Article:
Why Hedge Funds Love News Corp.
Value and growth investors often invoke the "invest in what you know" mantra. It's a very shortsighted strategy that could put you into absolutely terrible companies, but it certainly has its merits as well. One interesting thing about it, too, is that its followers invest in those companies they see all over the place and like.
In that same vein, they actively avoid investing in companies they see all over the place and don't like. I find the company up for discussion today to be just such a no-gooder, and I have never considered it as an investment. But it turns out it's a heck of a holding and has earned a place in the portfolios of some major fund managers. Let's see what the all of the fuss is about.
Bad news, great returns
I realize this is a very partial, subjective statement, but I think News Corp. (NAS: NWS) 's Fox News channels are an insult to journalism, the news, and the United States. A strong stance? You bet, but I have a hard time believing a news channel that employs people who are also actively paid by political parties.
Enough of this jibber-jabber, though, because it turns out News Corp. is a great investment. The company operates all divisions of aforementioned Fox. It also owns the publisher HarperCollins, the Dow Jones, and my morning coffee companion -- The Wall Street Journal.
What makes it such a great holding? Despite my views on Fox News and its backwards view of reporting, it gets incredible ratings, which in turns draws higher-than-average advertising revenue. Compare it with Time Warner (NYS: TWX) 's CNN, whose primetime news has been slipping in viewership and ad revenue for years. It's now in fourth place behind its sister network HLN. Luckily for Time Warner, primetime isn't everything. CNN's international division, along with CNN airport media, make it one of the most profitable news companies around, even if its ratings have gone down the tube.
In addition to Fox News, The Wall Street Journal -- as you probably know if you're on this website -- is the go-to newspaper for all things finance. There are alternative publications available, and many observers debate the newsworthiness of some of the WSJ's content, but show me a single office or investor that doesn't get a copy delivered to the door or the iPad every morning.
In the news game, News Corp. has a far reach and immense profits.
The other Fox
Another Fox division that's shining is 20th Century Fox. The production company has had a good year, with releases such as Ice Age: Continental Drift 3-D. Ticket sales for 3-D flicks are the most profitable in the business. Couple that with the fact that any Ice Age franchise film is a guaranteed golden ticket, and you've got yourself a winner. The company also released Titanic 3-D, which I don't quite understand, but nevertheless it did tremendously well in its theater rerelease.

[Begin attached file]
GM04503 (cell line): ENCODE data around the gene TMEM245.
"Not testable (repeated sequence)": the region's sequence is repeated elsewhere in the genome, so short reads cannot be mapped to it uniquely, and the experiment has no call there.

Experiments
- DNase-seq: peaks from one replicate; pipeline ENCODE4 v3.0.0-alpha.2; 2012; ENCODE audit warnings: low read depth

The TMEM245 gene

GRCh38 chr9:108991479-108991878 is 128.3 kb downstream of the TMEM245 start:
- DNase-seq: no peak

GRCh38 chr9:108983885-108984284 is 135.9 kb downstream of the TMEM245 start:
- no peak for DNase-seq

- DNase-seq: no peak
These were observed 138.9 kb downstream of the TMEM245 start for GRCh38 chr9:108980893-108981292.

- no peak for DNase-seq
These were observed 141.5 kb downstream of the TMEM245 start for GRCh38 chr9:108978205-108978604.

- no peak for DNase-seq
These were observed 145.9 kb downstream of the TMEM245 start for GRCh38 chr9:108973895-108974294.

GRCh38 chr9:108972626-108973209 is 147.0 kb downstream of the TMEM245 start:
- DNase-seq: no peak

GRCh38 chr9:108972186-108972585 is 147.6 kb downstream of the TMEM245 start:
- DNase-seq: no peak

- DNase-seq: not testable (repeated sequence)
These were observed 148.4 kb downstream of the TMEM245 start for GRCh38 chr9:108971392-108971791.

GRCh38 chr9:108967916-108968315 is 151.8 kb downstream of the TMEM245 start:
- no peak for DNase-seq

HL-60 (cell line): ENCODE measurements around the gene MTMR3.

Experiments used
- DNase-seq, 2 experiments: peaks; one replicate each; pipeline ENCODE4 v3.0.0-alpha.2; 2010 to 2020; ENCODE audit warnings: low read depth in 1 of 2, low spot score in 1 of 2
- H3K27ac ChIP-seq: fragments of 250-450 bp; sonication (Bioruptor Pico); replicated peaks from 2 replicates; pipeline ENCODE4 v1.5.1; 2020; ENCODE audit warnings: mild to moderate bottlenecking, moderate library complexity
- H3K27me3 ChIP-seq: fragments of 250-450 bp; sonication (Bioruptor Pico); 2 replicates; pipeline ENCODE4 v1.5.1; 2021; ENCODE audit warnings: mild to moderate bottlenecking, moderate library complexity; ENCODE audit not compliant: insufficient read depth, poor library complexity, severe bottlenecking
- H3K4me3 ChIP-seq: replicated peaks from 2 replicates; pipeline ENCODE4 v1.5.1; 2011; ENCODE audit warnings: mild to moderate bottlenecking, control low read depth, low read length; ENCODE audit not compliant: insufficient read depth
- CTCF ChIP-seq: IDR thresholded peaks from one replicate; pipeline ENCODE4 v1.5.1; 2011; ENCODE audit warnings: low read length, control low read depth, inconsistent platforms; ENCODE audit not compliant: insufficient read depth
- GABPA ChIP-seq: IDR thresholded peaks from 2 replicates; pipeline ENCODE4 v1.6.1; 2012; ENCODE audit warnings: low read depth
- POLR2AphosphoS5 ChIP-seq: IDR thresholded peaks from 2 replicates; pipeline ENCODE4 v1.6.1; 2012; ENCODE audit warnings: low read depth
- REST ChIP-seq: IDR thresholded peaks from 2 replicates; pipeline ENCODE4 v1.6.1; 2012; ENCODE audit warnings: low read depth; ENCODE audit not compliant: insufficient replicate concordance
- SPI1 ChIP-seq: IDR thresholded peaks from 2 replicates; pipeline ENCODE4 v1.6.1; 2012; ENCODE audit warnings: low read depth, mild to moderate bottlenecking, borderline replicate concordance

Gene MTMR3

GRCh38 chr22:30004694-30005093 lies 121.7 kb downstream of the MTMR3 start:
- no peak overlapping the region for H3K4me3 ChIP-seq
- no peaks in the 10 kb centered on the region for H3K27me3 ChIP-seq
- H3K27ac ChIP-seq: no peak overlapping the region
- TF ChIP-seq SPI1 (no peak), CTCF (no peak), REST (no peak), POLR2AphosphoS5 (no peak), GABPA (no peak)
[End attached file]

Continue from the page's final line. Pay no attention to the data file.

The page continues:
Looking forward, 20th Century Fox has an exciting book of business. The company is distributing DreamWorks Animation's (NAS: DWA) upcoming films from 2013 to 2016. In an industry first, DreamWorks is releasing 12 CG films in four years -- all released through Fox. DreamWorks has a great track record with its animated films, and the upcoming jam-packed slate shouldn't disappoint.
Film is a tricky business, but it looks as though News Corp.'s Fox gets an "A" for its busy upcoming schedule of high-profile films.
News Corp. is a multimillion-share holding of these major hedge funds:
- Highfields Capital
- Eton Park Capital
- Viking Global
- Baupost Group
- Lone Pine Capital
- Elliot Associates
Just because these funds have bought major stakes in the company, that doesn't mean it's a guaranteed win for your portfolio. But when an investor like Seth Klarman (of Baupost) buys 15 million shares of anything, I tend to listen.
News Corp. certainly attracts a lot of attention -- and quite a bit of it is negative. Yes, its run by a man who sort of looks like Emperor Palpatine, and yes, the company has a range of ethical woopsies from privacy invasion to being the fourth branch of government for the GOP. But the stock has gone from less than $19 a share to steadily rise to almost $25 today. And it doesn't look like things are slowing down anytime soon. You may be wise to imitate the big-time investors who are loading up on News Corp.
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The article Why Hedge Funds Love News Corp. originally appeared on Fool.com.Fool contributor Michael Lewis owns none of the stocks mentioned above. You can follow him on Twitter,@MikeyLewy.Motley Fool newsletter serviceshave recommended buying shares of DreamWorks Animation. We Fools don't all hold the same opinions, but we all believe thatconsidering a diverse range of insightsmakes us better investors. Try any of our Foolish newsletter servicesfree for 30 days. The Motley Fool has adisclosure policy.
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